LOW SUNDAY, the first Sunday after Easter, so called because of its proximity to the " highest" of all feasts and Sundays, Easter. It was also known formerly as White Sunday, being still officially termed by the Roman Catholic Church Dominica in albis, " Sunday in white garments," in allusion to the white garments anciently worn on this day by those who had been baptized and received into the Church just before Easter. AlbSunday, Quasimodo and, in the Greek Church, Antipascha, and fl SeurepoTrpcbn? Kupia/c^ (literally " second-first Sunday," i.e. the second Sunday after the first) were other names for the day.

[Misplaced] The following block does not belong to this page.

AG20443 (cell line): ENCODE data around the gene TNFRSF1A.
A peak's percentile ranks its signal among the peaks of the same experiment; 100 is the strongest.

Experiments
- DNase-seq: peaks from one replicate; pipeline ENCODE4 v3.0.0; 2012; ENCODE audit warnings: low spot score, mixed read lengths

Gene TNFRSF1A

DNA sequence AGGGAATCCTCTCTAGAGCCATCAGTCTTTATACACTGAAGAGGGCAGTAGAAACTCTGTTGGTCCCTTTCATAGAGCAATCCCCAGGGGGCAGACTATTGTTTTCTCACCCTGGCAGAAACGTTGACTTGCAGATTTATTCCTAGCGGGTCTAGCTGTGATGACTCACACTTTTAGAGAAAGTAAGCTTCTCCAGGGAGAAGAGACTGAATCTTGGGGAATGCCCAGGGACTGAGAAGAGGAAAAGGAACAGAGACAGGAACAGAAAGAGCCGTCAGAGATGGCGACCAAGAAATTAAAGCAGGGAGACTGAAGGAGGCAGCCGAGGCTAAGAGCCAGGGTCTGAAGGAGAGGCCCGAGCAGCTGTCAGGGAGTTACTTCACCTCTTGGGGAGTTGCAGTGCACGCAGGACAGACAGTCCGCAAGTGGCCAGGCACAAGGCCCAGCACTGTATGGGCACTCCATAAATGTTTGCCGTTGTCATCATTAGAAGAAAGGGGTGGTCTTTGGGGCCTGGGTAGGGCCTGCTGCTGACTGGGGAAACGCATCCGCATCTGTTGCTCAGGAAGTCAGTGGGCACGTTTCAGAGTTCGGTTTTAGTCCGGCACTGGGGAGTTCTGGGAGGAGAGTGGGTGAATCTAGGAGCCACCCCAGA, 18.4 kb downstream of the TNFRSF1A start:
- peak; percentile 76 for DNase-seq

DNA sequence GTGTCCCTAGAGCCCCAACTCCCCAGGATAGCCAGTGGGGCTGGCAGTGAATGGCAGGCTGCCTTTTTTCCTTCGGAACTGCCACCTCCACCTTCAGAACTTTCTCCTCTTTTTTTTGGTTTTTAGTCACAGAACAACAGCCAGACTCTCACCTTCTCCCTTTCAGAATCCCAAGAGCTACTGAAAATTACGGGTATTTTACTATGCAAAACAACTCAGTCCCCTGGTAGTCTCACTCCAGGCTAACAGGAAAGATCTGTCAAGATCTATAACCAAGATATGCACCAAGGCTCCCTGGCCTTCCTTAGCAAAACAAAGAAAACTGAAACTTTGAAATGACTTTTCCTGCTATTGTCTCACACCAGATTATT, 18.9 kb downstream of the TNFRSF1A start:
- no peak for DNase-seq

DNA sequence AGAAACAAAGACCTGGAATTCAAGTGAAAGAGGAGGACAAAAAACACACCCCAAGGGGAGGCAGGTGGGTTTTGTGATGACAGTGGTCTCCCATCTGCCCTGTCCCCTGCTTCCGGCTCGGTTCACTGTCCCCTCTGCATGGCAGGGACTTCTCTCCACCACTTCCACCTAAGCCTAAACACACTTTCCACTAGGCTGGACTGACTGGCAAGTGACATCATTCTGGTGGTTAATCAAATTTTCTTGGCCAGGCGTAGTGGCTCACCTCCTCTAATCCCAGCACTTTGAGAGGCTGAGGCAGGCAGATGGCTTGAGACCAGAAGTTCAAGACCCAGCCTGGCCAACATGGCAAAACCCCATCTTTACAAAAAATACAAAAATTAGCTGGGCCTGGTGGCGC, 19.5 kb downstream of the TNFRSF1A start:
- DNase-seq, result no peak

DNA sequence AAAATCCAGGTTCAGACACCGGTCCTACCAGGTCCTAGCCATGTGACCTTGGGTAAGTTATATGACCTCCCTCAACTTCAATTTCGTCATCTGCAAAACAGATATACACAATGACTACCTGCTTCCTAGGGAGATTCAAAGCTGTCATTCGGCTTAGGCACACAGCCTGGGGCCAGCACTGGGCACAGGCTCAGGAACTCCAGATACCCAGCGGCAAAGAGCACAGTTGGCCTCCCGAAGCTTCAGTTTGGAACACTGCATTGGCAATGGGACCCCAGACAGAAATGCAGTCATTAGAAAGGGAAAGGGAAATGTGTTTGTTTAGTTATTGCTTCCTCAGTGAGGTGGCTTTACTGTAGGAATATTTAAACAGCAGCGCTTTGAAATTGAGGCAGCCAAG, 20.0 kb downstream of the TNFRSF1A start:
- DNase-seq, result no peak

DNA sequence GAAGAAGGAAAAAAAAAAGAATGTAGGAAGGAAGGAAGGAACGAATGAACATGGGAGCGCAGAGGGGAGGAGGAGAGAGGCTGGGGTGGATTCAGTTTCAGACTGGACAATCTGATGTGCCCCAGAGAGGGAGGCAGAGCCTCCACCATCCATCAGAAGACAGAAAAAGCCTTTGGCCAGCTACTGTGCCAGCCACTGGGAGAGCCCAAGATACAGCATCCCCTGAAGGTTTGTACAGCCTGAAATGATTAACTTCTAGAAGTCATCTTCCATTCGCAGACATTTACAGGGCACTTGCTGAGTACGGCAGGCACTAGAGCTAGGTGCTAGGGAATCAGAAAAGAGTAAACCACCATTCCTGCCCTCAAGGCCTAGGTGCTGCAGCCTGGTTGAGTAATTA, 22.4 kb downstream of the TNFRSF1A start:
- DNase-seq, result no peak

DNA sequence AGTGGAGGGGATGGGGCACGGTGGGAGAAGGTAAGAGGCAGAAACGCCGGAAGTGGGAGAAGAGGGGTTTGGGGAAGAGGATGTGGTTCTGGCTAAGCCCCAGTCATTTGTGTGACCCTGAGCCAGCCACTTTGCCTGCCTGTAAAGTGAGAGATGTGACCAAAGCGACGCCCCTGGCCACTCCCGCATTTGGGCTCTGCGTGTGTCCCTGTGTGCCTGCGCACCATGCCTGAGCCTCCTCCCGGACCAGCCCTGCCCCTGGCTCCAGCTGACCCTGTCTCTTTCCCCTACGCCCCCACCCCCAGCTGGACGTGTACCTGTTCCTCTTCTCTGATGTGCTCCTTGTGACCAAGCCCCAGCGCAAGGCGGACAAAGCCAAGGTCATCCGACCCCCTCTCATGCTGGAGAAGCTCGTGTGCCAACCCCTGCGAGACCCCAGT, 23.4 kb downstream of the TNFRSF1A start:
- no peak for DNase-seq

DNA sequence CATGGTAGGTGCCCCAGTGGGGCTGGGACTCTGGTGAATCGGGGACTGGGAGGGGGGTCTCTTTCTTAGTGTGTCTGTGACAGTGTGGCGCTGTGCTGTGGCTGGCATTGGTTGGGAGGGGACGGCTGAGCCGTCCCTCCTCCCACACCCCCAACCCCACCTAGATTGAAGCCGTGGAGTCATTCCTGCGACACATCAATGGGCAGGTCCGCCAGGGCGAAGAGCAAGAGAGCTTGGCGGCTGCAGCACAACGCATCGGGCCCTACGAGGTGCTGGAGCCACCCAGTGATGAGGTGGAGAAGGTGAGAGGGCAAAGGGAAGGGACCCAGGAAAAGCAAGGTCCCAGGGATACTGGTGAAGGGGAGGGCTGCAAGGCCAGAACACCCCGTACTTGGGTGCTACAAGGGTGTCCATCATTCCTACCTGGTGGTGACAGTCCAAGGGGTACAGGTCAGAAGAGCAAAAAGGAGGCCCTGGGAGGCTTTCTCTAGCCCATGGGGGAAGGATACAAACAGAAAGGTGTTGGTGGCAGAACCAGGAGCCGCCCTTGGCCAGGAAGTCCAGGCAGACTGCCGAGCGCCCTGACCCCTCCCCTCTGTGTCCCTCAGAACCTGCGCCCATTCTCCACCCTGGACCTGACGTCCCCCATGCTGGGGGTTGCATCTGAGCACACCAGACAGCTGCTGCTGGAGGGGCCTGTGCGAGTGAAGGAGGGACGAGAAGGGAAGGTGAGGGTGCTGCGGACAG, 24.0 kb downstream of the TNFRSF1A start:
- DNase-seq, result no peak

Note - this article incorporates content from Encyclopaedia Britannica, Eleventh Edition, (1910-1911)